There are defining moments in the career of every football player. For [Alun Armstrong](https://en.wikipedia.org/wiki/Alun_Armstrong_(footballer), it came in November 2001 at Portman Road and it came against one of world football's elite clubs – Internazionale.
The Serie A giants arrived in Suffolk boasting a squad packed with world-class talents like Javier Zanetti, Clarence Seedorf and Adriano.
There were just nine minutes left on the clock when Geordie striker Armstrong rose to meet a Jamie Clapham cross and head the ball past Italian international goalkeeper Francesco Toldo.
Portman Road rose to acclaim a player that had learned his trade at Newcastle United, before making a name for himself at Stockport County and Middlesbrough.
The Tractor Boys hadn't experienced many moments like this since the halcyon days of Bobby Robson, Terry Butcher and Kevin Beattie.
The goal proved to be the difference between the two sides and Armstrong would go on to score in the return leg in the San Siro, although his side bowed out of the UEFA Cup after a 4-1 aggregate defeat.
Watching at home, blissfully unaware of his Dad's astonishing achievement, was Armstrong's five-year-old son Luke.
He is now following in his Dad's footsteps and making his way in the professional game with Middlesbrough.
But it is on Tyneside, rather than Teesside, where Armstrong junior is making a name for himself.
A season-long loan with Gateshead has started brightly and the young striker has hit five goals in his first seven games for the National League club.
An impressive return for a young player that showed promise in his first season in competitive, senior football by scoring 23 goals to help Blyth Spartans to the Evo-Stik NPL Premier Division title.
His Dad watched on from the dugout after being appointed as manager of the Northumberland club just weeks after his son has signed.
But having someone in the family that has reached the highest levels of the game has been a help, rather than a hinderance, for the on-loan Heed striker.
"I was a bit too young to remember the goals against Inter, but I know what it meant to him and the family," explained Armstrong.
"He had a great career and played at the top level, that is where I aspire to be.
"But there is no pressure to match what he did, if anything it is a motivation to me.
"He was always offering me good, honest advice when I was growing up and he is a fantastic support now.
"Obviously it was strange having him as a manager at Blyth but we had a great time at a fantastic club.
"Learning my trade there helped me get the move to Middlesbrough and now I am focused on creating a career of my own."
Amid interest from Football League and Scottish Championship clubs, Armstrong chose to join National League side Gateshead on loan for the season.
An opening day goal at Maidenhead United was quickly followed by a brace on his home debut in a 2-1 win against the 'Class of '92'-backed Salford City.
Further goals came against Dover Athletic and Leyton Orient, before an injury curtailed his impressive start to life at the International Stadium.
But Armstrong is relishing life on the South banks of the River Tyne, as Gateshead make a mockery of pre-season predictions of a struggle against relegation.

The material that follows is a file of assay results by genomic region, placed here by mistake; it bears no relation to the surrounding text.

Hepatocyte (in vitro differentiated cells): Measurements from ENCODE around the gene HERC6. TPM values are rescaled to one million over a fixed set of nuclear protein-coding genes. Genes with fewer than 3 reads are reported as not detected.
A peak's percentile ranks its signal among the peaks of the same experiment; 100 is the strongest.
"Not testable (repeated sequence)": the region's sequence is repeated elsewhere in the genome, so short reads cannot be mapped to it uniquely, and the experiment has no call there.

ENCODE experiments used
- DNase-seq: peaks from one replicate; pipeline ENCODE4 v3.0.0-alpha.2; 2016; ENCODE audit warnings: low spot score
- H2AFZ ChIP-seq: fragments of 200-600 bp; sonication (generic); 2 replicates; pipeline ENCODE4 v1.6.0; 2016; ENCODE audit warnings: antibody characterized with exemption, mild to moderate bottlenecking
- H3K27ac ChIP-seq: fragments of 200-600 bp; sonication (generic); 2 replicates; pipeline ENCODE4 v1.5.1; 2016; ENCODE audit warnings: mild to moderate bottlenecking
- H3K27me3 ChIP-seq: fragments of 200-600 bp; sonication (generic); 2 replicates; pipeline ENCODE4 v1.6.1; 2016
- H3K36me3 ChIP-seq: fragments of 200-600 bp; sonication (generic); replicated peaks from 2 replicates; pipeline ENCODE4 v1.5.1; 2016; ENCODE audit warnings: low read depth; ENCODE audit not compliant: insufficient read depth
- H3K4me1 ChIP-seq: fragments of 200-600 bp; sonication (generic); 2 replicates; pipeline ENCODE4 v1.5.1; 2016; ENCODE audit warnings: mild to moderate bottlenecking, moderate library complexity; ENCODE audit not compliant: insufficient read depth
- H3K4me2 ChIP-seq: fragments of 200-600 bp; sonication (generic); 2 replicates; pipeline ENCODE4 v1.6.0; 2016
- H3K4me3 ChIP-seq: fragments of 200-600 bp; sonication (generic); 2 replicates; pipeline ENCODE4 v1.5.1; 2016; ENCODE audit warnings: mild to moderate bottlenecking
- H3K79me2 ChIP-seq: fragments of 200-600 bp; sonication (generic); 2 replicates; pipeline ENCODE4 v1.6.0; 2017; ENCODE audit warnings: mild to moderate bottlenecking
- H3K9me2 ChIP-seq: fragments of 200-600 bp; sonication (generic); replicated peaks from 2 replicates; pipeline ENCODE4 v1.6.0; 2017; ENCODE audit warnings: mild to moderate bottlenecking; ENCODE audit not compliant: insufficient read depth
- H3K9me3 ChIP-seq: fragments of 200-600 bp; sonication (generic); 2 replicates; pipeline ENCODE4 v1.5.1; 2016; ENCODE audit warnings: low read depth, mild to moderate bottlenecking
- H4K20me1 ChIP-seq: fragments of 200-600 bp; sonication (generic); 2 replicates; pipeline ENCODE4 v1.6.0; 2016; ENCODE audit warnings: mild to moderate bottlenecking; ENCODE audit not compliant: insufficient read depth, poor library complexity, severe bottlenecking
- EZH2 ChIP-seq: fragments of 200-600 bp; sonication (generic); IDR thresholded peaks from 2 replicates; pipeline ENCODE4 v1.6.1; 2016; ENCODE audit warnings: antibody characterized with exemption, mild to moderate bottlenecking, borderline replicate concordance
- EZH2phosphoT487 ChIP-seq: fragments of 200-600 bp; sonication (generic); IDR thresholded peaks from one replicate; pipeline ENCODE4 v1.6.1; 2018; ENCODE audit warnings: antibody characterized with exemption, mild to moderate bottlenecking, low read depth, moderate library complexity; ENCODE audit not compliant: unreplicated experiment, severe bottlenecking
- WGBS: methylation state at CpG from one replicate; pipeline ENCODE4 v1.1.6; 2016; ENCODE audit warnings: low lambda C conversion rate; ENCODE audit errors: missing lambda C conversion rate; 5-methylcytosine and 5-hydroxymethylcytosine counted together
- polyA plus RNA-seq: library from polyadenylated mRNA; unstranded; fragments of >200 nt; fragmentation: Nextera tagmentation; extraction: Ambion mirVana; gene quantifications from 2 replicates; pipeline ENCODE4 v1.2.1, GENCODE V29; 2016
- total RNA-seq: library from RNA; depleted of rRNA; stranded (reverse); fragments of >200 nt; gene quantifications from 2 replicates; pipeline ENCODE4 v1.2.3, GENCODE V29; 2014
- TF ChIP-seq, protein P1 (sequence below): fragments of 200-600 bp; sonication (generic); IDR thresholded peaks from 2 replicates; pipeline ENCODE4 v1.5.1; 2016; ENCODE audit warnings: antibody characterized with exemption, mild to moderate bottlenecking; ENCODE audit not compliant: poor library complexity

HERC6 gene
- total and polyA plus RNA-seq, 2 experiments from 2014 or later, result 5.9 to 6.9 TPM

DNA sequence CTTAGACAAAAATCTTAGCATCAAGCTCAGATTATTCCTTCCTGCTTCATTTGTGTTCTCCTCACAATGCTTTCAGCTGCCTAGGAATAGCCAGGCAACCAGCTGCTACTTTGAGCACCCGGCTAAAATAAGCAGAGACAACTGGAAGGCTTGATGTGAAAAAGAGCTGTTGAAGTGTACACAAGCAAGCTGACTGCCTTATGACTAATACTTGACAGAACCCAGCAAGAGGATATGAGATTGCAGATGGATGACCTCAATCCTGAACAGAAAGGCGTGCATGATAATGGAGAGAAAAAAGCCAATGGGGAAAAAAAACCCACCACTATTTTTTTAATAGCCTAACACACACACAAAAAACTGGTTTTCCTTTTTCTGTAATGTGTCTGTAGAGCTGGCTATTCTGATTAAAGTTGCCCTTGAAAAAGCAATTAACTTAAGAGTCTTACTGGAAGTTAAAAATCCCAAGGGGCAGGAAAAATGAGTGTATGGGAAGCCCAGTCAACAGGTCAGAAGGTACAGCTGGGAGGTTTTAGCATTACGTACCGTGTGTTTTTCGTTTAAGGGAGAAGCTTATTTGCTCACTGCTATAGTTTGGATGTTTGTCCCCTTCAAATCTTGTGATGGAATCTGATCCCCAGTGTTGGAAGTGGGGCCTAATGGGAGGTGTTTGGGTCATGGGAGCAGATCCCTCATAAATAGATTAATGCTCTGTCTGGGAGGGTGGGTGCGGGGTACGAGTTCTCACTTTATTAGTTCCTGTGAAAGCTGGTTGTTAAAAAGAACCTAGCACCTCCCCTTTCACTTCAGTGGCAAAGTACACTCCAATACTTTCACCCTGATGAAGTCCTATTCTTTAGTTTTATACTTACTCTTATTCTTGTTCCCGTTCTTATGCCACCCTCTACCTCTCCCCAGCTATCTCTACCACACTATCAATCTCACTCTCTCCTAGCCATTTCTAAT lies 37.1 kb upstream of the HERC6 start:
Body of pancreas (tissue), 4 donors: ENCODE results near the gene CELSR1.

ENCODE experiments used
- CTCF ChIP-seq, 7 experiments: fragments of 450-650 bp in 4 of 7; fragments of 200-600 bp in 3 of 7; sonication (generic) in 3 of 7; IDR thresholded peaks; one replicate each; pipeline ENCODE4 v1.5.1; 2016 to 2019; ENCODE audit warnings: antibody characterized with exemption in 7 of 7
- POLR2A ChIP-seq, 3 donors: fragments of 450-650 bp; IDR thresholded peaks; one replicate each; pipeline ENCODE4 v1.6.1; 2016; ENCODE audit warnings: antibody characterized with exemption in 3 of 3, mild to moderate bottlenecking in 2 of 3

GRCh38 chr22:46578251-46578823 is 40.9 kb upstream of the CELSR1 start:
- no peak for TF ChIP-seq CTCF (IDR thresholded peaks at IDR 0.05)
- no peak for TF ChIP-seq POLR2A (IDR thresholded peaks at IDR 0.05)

"Expert opinions" have been a motivating factor for a Gateshead squad packed with young, promising talents according to the young striker.
"We know what people thought would happen this season and we know they were expecting us to do.
"We are constantly being watched to see how react to little things like a first defeat, or going behind in a game.
"We go into games as underdogs, but we don't see ourselves in that role, we know what we have in the dressing room.
"But we are doing well and the young players all know that we have to keep performing to stay in the side and to keep proving people wrong.
"It is a motivation for us."
Armstrong is relishing working under Gateshead manager Steve Watson, a one-time Newcastle United Reserves team-mate of his dad Alun.
Watson's young side has drawn praise for their style of play and Armstrong has been impressed with the former Everton and Aston Villa defender.
"He's got a nice balance to his coaching," explained Armstrong.
"He gets on with the lads but there is a distance when there needs to be.
"We all enjoy his training sessions and his attention to detail is excellent.
"He gives us confidence because he trusts us to play how he wants us to play.
"We know we won't get hammered for trying something different.
"That's the reason why we are doing as well as we are at the moment."
Armstrong will return to Middlesbrough at the end of his loan spell and is hoping to follow the likes of Lewis Wing and Dael Fry into the Boro first team.
"The target is the same as it always has been for me.
"I want to play at a high-level and I want to play first-team football in the Championship or Premier League.
"I have high standards and it's down to me to maintain them.
"If I don't make it at Boro, I want to play in the first-team at a Football League club.
"I want to go as far as I can and the main thing for me is to enjoy my football.
"I am doing that at the moment and I will hopefully continue to do that throughout my career."
Luke Armstrong's career-defining moment is yet to come, but just like his Dad Alun, he will keep working hard to ensure that it does.
This article was written by Mark Carruthers from Football Whispers.